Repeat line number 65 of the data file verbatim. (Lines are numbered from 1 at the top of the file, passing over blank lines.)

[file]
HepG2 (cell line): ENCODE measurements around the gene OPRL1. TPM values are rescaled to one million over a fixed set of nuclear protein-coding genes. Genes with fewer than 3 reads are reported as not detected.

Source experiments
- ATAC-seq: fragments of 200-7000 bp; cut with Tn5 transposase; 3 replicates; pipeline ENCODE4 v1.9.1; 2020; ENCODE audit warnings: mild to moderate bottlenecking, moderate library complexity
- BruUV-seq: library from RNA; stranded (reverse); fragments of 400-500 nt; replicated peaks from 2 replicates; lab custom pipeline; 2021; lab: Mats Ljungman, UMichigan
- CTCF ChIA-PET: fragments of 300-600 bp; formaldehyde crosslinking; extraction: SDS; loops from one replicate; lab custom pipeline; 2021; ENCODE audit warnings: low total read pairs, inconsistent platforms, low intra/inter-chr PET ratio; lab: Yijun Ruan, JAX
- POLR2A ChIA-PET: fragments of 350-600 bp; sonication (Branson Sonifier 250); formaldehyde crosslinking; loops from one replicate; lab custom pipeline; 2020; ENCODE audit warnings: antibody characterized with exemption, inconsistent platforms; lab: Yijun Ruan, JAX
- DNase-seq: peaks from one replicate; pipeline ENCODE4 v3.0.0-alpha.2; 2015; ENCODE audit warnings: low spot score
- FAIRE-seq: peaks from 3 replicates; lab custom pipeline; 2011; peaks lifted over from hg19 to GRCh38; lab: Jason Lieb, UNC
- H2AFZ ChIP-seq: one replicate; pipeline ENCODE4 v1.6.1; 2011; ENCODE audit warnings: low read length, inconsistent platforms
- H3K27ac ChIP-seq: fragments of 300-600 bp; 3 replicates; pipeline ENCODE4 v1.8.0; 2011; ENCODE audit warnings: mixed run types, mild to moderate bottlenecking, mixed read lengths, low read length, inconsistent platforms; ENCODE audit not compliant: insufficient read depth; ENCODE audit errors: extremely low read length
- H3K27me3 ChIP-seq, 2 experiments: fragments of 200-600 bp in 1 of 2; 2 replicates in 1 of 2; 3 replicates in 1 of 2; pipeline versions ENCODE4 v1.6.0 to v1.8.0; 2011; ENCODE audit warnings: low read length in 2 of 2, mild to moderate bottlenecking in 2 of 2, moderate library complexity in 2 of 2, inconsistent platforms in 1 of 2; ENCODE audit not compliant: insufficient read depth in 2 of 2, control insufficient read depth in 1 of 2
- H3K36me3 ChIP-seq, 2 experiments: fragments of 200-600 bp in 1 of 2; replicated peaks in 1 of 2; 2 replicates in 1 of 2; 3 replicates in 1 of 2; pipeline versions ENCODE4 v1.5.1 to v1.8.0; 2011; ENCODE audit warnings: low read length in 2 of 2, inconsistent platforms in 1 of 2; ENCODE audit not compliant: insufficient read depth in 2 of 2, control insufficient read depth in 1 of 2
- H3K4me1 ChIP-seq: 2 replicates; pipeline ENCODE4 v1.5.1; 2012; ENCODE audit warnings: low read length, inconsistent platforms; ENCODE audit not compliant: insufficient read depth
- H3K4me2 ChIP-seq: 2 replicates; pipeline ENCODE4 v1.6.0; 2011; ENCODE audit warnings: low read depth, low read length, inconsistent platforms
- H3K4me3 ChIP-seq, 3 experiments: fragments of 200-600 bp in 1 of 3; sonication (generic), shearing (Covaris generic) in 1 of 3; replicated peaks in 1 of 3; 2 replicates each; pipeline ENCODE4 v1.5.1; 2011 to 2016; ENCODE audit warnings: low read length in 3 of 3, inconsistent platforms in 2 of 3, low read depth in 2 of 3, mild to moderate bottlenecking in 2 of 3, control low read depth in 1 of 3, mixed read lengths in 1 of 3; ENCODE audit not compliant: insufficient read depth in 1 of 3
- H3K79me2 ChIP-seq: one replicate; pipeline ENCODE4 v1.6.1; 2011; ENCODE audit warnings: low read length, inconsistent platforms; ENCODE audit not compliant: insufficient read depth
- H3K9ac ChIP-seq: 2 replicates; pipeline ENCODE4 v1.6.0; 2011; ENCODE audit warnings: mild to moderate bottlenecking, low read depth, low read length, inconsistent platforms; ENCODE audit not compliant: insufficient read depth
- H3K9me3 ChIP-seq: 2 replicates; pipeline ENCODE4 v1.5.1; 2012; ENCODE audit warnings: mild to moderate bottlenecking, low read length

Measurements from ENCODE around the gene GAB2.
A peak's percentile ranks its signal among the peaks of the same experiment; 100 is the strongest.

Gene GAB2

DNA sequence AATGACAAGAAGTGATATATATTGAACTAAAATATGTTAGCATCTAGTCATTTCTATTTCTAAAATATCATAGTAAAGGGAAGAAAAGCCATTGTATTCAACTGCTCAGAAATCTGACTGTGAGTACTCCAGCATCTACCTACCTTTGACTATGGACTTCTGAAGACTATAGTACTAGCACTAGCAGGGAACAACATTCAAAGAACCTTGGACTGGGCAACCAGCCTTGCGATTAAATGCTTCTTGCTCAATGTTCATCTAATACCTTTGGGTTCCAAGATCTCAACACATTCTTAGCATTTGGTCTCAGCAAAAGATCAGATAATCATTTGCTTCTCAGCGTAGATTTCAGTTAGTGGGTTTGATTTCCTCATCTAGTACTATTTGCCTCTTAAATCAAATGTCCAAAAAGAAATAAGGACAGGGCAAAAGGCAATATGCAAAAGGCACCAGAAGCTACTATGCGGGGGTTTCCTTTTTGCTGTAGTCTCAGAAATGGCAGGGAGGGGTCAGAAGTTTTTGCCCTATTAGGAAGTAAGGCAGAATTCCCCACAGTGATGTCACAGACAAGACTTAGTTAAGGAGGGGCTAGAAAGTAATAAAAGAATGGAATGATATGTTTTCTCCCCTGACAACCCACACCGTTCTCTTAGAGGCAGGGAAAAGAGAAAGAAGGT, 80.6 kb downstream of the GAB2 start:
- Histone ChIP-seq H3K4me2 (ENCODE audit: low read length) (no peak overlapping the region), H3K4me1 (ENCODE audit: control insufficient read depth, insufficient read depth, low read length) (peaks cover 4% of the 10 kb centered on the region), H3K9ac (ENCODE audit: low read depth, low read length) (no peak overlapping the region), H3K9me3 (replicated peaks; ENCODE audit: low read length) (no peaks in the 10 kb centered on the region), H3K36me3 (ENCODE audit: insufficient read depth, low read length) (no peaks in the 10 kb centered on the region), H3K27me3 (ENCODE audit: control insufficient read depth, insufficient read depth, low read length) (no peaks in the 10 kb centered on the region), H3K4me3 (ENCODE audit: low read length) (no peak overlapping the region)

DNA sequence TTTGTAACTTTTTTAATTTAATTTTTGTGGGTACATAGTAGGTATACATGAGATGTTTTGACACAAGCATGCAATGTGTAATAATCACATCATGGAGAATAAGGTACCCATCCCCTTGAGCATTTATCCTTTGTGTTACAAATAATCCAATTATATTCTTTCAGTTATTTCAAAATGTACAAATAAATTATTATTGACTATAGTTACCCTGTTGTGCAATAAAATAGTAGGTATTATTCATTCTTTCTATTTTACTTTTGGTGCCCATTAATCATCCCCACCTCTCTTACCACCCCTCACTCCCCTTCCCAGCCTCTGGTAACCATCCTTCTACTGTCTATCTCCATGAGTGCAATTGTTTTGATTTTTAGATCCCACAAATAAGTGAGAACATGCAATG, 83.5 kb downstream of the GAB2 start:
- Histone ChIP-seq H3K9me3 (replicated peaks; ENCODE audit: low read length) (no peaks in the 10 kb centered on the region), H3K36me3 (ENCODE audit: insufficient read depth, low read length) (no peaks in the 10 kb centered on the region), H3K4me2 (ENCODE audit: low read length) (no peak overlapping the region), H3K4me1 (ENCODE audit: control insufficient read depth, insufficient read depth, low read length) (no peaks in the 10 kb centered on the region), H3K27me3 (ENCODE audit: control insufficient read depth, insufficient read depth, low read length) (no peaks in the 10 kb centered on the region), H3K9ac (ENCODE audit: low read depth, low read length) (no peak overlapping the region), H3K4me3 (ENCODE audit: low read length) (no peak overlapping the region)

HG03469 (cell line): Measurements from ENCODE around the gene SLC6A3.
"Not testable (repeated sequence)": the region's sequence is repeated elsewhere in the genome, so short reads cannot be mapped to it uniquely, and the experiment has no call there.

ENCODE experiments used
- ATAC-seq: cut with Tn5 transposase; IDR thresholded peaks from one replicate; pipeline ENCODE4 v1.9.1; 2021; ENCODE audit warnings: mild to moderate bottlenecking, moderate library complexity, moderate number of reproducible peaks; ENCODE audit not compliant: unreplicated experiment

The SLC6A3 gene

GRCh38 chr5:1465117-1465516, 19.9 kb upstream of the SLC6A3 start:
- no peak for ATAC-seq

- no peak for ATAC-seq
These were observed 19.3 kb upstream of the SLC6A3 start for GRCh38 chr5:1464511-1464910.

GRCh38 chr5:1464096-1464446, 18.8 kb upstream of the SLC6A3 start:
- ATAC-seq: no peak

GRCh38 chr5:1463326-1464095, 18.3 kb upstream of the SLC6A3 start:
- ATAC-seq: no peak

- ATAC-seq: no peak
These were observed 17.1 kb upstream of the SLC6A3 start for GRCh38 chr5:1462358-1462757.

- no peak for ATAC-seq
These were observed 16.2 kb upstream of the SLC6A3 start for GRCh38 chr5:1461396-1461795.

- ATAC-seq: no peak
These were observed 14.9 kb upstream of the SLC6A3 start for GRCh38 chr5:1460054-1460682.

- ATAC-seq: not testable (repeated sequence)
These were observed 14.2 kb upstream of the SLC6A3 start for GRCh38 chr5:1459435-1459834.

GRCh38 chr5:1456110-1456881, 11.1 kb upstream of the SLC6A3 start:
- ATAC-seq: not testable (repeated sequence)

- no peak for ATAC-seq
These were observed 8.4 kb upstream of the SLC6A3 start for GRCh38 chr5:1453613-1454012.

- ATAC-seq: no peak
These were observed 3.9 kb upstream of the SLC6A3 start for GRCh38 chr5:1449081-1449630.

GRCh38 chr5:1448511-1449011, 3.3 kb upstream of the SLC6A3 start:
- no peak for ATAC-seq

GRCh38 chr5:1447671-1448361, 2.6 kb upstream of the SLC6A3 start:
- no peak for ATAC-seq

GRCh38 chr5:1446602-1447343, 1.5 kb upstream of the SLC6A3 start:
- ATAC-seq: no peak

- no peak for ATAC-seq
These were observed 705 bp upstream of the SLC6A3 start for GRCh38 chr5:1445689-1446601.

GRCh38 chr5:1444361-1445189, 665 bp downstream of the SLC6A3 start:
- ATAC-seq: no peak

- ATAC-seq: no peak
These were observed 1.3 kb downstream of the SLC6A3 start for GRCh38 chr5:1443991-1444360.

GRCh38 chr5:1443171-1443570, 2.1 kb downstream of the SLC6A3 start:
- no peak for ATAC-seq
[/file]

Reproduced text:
GRCh38 chr5:1443171-1443570, 2.1 kb downstream of the SLC6A3 start: